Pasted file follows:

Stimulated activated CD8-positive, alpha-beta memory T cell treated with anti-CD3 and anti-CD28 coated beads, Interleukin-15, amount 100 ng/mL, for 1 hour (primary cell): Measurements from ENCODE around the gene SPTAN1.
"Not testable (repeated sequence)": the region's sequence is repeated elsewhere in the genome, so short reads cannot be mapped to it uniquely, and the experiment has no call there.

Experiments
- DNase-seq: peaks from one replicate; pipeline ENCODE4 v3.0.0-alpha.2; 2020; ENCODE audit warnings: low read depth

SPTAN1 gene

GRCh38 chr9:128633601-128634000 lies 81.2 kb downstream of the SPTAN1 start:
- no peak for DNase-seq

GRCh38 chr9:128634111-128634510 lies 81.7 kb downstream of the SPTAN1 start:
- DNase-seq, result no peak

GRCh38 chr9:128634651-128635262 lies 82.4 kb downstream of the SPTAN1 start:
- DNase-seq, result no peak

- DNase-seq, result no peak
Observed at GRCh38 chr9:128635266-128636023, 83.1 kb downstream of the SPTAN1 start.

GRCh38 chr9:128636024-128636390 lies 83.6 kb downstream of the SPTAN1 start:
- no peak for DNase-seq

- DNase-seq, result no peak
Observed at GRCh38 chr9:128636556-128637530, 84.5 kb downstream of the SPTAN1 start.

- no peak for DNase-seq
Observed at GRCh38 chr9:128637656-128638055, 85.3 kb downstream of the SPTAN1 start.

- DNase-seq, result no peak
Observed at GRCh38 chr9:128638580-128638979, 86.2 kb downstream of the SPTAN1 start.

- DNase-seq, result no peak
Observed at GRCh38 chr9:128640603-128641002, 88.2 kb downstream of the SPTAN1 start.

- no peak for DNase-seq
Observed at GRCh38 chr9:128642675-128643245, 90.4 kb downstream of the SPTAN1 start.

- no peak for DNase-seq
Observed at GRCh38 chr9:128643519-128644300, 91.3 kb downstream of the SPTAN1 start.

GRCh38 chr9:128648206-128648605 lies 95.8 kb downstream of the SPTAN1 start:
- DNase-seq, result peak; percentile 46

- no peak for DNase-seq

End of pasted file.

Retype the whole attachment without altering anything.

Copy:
Stimulated activated CD8-positive, alpha-beta memory T cell treated with anti-CD3 and anti-CD28 coated beads, Interleukin-15, amount 100 ng/mL, for 1 hour (primary cell): Measurements from ENCODE around the gene SPTAN1.
"Not testable (repeated sequence)": the region's sequence is repeated elsewhere in the genome, so short reads cannot be mapped to it uniquely, and the experiment has no call there.

Experiments
- DNase-seq: peaks from one replicate; pipeline ENCODE4 v3.0.0-alpha.2; 2020; ENCODE audit warnings: low read depth

SPTAN1 gene

GRCh38 chr9:128633601-128634000 lies 81.2 kb downstream of the SPTAN1 start:
- no peak for DNase-seq

GRCh38 chr9:128634111-128634510 lies 81.7 kb downstream of the SPTAN1 start:
- DNase-seq, result no peak

GRCh38 chr9:128634651-128635262 lies 82.4 kb downstream of the SPTAN1 start:
- DNase-seq, result no peak

- DNase-seq, result no peak
Observed at GRCh38 chr9:128635266-128636023, 83.1 kb downstream of the SPTAN1 start.

GRCh38 chr9:128636024-128636390 lies 83.6 kb downstream of the SPTAN1 start:
- no peak for DNase-seq

- DNase-seq, result no peak
Observed at GRCh38 chr9:128636556-128637530, 84.5 kb downstream of the SPTAN1 start.

- no peak for DNase-seq
Observed at GRCh38 chr9:128637656-128638055, 85.3 kb downstream of the SPTAN1 start.

- DNase-seq, result no peak
Observed at GRCh38 chr9:128638580-128638979, 86.2 kb downstream of the SPTAN1 start.

- DNase-seq, result no peak
Observed at GRCh38 chr9:128640603-128641002, 88.2 kb downstream of the SPTAN1 start.

- no peak for DNase-seq
Observed at GRCh38 chr9:128642675-128643245, 90.4 kb downstream of the SPTAN1 start.

- no peak for DNase-seq
Observed at GRCh38 chr9:128643519-128644300, 91.3 kb downstream of the SPTAN1 start.

GRCh38 chr9:128648206-128648605 lies 95.8 kb downstream of the SPTAN1 start:
- DNase-seq, result peak; percentile 46

- no peak for DNase-seq